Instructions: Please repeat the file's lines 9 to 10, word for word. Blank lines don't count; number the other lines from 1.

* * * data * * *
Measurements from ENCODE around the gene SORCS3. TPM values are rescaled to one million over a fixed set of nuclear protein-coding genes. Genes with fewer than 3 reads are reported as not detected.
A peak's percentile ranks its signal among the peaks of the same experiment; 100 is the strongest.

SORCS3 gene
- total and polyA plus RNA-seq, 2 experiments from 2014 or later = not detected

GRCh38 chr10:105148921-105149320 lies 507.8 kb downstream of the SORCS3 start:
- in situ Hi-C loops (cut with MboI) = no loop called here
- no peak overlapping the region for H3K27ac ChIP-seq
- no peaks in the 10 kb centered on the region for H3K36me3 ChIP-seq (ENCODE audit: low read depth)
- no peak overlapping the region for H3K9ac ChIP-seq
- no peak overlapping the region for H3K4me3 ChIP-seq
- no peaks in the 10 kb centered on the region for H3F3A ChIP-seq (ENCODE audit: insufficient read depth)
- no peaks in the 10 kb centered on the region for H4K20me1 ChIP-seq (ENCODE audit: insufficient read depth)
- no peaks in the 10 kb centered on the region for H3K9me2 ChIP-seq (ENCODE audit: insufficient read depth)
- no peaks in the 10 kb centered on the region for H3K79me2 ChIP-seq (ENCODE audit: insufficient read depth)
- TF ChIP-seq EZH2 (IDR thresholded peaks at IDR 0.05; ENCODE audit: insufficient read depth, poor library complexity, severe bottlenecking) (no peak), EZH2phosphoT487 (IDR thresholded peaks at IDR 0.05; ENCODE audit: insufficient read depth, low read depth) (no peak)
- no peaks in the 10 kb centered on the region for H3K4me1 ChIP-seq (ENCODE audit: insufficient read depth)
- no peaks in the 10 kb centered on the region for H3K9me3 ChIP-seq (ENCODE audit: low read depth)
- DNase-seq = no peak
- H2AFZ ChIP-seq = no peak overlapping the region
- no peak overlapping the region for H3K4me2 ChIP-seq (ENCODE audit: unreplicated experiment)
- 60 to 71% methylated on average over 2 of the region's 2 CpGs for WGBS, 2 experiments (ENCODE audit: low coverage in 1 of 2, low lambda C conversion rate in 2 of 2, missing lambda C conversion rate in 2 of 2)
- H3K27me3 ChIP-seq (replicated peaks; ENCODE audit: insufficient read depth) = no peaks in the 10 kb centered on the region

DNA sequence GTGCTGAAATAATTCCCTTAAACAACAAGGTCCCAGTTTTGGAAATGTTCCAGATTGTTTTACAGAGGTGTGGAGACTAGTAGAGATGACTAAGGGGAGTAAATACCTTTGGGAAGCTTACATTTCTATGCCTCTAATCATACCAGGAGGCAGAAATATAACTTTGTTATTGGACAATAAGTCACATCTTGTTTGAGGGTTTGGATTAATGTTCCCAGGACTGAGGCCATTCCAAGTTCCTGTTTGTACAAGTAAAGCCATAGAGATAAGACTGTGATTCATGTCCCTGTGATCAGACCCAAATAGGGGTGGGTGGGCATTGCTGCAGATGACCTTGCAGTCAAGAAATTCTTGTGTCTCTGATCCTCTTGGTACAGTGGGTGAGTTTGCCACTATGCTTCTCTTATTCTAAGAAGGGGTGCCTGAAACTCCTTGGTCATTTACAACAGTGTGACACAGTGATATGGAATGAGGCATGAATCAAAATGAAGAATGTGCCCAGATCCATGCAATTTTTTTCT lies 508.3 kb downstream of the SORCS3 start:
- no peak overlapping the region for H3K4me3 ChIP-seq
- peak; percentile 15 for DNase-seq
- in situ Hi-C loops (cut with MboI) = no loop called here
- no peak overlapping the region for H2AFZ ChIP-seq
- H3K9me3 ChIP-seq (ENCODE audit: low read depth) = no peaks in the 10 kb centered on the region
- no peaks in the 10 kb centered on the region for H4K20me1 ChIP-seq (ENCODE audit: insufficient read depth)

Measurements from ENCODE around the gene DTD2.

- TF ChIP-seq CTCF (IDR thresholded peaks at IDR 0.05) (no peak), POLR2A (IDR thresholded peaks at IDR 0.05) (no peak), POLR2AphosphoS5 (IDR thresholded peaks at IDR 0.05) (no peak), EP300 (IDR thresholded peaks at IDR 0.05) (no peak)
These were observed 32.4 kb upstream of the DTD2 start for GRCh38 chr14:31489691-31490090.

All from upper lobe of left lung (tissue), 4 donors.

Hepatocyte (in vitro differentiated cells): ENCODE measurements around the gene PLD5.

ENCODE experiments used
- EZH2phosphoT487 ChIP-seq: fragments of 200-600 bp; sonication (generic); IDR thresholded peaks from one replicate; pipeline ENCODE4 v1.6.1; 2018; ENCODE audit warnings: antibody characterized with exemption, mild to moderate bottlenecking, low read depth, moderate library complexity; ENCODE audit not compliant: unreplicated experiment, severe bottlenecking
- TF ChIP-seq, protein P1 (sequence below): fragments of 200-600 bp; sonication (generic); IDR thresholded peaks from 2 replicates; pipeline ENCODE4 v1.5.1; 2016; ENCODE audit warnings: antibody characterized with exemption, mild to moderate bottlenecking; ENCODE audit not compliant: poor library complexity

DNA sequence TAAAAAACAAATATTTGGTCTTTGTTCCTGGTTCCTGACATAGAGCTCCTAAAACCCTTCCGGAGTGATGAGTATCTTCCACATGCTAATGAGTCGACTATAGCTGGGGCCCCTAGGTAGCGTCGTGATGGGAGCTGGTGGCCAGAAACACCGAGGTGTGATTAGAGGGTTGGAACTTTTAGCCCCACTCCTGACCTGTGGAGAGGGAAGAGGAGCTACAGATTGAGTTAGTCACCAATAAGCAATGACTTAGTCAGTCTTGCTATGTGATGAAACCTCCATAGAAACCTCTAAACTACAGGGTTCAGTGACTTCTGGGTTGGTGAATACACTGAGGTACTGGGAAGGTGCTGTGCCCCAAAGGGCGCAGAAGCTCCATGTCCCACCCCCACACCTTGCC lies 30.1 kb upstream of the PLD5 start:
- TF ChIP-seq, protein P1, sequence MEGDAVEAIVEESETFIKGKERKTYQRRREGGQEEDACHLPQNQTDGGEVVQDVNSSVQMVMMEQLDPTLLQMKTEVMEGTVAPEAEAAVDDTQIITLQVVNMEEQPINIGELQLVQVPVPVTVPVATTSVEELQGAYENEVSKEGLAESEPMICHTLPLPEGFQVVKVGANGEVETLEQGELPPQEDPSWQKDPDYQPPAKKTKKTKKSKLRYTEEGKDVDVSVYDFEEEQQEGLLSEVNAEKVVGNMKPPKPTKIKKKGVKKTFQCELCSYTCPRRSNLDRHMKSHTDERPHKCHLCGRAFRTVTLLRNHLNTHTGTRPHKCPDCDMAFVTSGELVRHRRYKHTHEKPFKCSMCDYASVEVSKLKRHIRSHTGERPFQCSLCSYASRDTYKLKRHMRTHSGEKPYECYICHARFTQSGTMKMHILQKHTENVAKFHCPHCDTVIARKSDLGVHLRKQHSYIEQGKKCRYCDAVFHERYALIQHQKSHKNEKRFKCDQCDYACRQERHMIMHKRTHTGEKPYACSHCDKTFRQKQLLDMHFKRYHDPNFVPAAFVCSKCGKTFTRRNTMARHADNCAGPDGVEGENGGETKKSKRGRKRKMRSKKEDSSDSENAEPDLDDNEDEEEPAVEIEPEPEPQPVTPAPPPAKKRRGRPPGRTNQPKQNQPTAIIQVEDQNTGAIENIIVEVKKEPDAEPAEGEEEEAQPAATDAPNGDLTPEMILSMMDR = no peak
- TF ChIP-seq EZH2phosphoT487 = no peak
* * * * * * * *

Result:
- no peak overlapping the region for H3K9ac ChIP-seq
- no peak overlapping the region for H3K4me3 ChIP-seq